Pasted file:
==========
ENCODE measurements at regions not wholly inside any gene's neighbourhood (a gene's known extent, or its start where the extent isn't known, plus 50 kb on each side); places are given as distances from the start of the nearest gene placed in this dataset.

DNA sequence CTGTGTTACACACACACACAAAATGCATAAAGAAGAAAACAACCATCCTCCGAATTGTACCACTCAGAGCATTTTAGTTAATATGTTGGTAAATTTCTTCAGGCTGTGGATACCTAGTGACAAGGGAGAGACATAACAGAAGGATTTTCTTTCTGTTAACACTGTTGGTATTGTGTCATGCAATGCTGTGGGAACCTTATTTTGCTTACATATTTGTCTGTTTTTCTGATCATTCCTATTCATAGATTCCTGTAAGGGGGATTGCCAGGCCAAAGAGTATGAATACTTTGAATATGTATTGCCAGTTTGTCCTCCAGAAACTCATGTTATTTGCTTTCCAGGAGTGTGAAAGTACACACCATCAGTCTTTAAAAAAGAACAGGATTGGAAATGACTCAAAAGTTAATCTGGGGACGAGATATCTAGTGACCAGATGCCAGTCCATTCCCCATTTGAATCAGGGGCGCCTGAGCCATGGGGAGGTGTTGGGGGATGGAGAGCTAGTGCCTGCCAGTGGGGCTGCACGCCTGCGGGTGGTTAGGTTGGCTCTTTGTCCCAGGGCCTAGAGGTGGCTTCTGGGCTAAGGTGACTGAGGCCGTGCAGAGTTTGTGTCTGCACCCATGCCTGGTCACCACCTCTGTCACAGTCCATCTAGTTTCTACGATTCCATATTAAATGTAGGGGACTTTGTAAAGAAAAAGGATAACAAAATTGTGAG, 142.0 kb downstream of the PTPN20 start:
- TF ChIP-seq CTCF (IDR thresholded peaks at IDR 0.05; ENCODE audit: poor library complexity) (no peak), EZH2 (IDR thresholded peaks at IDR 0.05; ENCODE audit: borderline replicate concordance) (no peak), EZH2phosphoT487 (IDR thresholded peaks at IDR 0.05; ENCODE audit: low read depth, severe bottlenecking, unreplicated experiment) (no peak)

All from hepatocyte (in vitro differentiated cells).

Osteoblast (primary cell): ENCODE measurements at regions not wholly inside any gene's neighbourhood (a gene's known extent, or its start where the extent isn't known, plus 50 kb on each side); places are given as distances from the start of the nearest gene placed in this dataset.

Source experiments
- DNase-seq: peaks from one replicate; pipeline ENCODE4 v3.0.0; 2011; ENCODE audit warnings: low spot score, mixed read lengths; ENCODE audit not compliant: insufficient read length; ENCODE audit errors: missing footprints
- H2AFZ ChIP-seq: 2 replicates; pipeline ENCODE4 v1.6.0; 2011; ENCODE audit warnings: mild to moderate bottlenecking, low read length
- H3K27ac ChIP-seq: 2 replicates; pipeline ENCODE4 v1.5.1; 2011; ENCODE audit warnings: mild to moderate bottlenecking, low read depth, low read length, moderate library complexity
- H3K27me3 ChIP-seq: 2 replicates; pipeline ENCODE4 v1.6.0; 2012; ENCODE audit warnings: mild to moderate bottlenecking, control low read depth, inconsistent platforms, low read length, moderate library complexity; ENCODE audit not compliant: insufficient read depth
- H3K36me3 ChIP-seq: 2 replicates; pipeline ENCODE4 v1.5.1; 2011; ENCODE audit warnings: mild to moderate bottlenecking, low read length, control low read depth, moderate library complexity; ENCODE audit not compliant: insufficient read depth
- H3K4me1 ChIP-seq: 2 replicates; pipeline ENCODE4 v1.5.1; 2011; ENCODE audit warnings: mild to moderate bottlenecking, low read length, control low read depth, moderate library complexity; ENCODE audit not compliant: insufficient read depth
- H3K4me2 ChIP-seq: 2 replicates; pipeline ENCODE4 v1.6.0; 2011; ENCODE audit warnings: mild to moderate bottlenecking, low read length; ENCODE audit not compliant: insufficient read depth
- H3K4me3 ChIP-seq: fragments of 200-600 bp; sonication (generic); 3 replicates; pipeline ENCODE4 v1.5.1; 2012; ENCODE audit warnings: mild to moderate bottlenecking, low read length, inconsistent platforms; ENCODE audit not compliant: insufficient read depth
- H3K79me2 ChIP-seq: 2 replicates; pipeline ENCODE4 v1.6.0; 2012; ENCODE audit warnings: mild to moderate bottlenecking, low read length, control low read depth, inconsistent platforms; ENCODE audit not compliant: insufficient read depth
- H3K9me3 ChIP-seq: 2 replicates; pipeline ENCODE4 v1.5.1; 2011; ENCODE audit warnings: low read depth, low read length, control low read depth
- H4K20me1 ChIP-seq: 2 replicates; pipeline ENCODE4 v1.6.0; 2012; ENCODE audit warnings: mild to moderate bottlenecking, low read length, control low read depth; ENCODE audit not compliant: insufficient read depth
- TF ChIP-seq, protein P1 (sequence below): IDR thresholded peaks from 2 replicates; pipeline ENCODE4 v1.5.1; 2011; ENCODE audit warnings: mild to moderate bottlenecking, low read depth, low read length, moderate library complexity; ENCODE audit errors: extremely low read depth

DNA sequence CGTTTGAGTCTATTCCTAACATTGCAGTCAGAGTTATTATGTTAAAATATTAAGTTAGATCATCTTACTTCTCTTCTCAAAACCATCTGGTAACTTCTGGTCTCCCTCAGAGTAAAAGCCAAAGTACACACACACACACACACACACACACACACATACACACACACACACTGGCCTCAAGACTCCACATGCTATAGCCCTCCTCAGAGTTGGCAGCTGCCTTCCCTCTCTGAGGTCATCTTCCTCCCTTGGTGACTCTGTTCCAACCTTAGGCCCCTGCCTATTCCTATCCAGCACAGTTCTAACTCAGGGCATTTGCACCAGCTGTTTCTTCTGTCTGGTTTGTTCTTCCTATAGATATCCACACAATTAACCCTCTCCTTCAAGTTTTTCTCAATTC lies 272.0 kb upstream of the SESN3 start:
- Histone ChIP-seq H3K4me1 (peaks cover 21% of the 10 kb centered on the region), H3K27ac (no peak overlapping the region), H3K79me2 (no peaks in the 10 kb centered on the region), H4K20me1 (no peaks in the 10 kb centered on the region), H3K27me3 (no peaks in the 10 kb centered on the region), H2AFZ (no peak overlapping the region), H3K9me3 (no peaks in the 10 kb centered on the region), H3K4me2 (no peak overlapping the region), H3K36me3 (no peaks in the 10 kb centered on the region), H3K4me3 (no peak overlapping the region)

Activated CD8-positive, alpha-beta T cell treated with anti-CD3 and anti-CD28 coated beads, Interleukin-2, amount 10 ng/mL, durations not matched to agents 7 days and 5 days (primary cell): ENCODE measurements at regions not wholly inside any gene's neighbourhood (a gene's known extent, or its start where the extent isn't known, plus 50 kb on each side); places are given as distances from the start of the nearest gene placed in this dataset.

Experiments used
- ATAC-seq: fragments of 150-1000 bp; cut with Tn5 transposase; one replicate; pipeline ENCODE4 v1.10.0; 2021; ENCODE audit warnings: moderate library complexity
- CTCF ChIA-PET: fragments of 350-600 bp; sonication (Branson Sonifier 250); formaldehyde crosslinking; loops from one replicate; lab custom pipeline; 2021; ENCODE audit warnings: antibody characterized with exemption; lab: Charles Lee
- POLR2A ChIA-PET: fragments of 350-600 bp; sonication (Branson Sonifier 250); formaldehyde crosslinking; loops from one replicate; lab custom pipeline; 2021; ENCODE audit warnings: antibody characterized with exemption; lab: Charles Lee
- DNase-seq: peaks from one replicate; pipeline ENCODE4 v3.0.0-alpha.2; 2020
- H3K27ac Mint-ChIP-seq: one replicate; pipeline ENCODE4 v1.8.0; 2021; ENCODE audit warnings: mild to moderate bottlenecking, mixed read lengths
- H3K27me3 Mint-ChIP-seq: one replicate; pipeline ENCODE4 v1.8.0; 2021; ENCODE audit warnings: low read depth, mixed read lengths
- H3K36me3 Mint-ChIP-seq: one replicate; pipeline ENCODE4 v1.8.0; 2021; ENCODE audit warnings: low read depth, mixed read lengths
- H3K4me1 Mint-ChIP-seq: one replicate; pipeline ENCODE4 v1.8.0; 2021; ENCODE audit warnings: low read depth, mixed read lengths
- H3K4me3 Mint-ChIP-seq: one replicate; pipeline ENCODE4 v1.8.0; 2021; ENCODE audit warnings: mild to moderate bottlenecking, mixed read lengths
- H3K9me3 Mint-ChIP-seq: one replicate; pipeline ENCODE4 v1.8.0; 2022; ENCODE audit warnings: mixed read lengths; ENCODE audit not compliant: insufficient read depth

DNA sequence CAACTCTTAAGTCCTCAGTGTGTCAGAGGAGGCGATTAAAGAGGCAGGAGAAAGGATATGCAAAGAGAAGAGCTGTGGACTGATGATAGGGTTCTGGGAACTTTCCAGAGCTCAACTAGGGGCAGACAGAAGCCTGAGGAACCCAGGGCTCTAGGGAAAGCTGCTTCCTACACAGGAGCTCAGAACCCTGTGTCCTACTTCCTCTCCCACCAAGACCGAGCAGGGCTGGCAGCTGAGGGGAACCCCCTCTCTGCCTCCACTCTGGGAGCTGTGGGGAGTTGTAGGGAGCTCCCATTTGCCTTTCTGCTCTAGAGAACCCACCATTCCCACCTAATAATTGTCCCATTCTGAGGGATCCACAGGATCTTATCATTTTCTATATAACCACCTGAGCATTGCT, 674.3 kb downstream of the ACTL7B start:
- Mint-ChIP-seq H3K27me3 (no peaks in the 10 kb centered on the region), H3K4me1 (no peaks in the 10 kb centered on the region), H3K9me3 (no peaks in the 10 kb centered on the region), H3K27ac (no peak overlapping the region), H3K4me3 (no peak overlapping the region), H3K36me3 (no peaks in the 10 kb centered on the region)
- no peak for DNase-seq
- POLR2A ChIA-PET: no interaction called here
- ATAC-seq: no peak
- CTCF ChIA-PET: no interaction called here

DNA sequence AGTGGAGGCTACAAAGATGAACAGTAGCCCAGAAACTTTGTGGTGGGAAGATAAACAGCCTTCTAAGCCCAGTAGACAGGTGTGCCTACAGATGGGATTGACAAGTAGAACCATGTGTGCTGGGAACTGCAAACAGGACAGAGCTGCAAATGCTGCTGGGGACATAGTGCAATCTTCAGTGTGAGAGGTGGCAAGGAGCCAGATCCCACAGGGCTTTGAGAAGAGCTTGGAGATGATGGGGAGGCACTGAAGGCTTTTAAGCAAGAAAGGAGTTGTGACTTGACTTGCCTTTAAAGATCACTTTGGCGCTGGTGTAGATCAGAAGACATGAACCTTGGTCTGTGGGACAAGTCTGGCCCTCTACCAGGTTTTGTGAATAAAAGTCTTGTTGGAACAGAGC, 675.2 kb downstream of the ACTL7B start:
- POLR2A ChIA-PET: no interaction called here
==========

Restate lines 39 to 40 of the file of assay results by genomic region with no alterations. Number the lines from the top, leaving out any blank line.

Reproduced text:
DNA sequence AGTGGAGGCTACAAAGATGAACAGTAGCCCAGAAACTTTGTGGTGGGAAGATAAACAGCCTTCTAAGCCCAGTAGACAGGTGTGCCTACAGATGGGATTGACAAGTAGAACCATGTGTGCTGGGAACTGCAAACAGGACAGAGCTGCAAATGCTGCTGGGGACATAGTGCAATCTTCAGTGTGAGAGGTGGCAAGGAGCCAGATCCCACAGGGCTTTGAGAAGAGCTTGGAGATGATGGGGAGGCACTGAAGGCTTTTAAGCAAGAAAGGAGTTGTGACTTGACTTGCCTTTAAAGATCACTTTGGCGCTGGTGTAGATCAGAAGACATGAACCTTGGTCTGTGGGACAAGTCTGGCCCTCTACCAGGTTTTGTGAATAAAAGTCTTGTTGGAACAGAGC, 675.2 kb downstream of the ACTL7B start:
- POLR2A ChIA-PET: no interaction called here